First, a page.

Janet Cunningham

IT is more than a little ironic that as Scotland, through being part of the UK, prepares to leave the EU, Estonia, with a population around a quarter that of Scotland, will take over the EU presidency on July 1.

The presidency is responsible for driving forward the EU’s work, ensuring the continuity of the EU agenda, orderly legislative processes and cooperation among member states.

During the next six months this will focus on key areas, including single and digital markets, the energy union and closer integration of eastern partners in Europe. It also wants to focus on the promotion of e-solutions and the information society in EU policy areas. Interestingly, its prime minister, Juri Ratas, has declared that Brexit is not a priority for the presidency, in a sign the EU is moving on from Brexit.

Estonia, which next year will celebrate its centenary of becoming independent, takes over from Malta in holding the presidency of European Union, an island with a population less than that of Edinburgh.

During the independence referendum, the Better Together camp claimed that the only way to guarantee Scotland’s place in the EU was to vote to remain in the UK. Indeed, Scotland was to “lead the UK” not “leave the UK”.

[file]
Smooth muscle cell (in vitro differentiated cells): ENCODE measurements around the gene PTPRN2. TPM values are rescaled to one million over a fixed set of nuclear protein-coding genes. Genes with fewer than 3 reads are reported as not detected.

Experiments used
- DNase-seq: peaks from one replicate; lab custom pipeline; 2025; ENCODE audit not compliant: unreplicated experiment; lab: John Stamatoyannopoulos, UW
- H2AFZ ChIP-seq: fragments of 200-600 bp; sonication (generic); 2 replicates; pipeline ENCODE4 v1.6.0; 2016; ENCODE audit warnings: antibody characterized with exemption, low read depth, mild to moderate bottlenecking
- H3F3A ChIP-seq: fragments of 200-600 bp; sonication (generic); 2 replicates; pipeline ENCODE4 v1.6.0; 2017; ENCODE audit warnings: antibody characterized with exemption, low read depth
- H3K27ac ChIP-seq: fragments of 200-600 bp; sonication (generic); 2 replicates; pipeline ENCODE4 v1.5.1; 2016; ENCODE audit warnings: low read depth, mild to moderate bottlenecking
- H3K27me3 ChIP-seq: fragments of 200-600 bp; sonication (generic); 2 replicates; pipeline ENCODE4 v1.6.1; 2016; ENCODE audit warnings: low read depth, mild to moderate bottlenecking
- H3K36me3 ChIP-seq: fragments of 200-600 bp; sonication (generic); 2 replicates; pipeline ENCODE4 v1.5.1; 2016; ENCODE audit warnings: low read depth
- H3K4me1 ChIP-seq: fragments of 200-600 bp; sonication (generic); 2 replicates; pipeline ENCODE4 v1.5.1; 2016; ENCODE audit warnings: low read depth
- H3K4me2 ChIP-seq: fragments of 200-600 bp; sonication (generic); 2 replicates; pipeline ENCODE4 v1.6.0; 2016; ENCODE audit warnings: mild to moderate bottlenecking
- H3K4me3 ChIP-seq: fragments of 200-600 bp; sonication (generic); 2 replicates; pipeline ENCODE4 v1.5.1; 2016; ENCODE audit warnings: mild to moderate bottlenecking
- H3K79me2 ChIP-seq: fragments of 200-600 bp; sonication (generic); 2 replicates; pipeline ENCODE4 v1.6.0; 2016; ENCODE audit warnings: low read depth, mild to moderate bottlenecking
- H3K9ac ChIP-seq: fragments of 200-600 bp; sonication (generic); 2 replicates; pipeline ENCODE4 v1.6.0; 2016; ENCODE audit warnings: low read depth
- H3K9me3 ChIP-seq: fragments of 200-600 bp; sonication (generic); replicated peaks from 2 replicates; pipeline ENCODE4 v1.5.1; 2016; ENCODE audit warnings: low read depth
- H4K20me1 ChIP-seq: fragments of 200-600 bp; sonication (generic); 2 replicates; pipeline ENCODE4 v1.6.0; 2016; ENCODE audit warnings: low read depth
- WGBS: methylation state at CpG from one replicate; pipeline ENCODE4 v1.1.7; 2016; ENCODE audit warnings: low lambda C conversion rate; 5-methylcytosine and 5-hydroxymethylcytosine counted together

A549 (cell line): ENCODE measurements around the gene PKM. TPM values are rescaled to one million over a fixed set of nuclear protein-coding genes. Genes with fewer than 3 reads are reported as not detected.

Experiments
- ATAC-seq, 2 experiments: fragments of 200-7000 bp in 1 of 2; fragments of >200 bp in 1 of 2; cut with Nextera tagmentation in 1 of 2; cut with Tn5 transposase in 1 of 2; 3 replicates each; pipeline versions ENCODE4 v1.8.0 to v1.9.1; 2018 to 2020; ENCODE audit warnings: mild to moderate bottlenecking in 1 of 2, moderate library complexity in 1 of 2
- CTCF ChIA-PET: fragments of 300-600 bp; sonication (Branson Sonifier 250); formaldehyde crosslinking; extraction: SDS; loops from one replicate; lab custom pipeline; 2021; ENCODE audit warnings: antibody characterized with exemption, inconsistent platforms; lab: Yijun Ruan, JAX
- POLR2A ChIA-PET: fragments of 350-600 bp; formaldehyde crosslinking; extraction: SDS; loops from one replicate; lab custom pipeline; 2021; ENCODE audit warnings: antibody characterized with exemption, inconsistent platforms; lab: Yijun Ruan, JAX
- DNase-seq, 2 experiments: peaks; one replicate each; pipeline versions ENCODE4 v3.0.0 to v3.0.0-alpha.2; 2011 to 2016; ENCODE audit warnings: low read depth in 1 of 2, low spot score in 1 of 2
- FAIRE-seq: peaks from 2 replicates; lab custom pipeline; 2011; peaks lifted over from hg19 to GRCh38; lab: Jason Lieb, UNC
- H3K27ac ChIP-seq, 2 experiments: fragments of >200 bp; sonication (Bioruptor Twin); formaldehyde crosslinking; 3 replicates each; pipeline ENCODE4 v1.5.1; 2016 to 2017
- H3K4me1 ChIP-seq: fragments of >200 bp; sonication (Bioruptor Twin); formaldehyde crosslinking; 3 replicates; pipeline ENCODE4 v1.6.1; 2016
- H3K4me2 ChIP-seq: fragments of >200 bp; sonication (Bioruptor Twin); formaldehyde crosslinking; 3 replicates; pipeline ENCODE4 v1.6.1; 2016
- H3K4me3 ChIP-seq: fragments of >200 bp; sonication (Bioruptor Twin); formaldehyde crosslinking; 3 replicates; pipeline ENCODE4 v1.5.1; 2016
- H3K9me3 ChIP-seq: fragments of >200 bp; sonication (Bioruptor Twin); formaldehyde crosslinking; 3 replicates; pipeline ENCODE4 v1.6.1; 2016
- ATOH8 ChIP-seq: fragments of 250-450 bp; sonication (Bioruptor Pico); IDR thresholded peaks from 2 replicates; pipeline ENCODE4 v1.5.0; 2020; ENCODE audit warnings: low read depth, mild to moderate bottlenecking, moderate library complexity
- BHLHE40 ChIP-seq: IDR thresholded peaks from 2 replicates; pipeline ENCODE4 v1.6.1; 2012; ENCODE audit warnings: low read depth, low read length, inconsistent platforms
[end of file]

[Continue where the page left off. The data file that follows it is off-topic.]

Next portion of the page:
Times have indeed changed since September 2014 and we are, despite these assurances, heading for the EU exits. Of course, we could have the best of both worlds, part of a single market with the rest of the UK – as promised to Northern Ireland in its relations with the Republic of Ireland – and still members of the EU.

For that to happen of course requires the confidence, as Malta and Estonia have demonstrated, to take full control of our own affairs and be the masters of our own destiny, leading not leaving the EU.
Alex Orr

ON the likelihood that the current Westminster government was never likely to sanction a second indyref Sturgeon’s announcement only delays testing that resolve, with no obvious political gains being made from the concession. May, on the other hand, by pressing on the issue over timing and conflating the various measures that could be used in assessing the wishes of voters, and with significant media support for her views, has been able to avoid in at least the short term the need to make a contentious decision on the matter.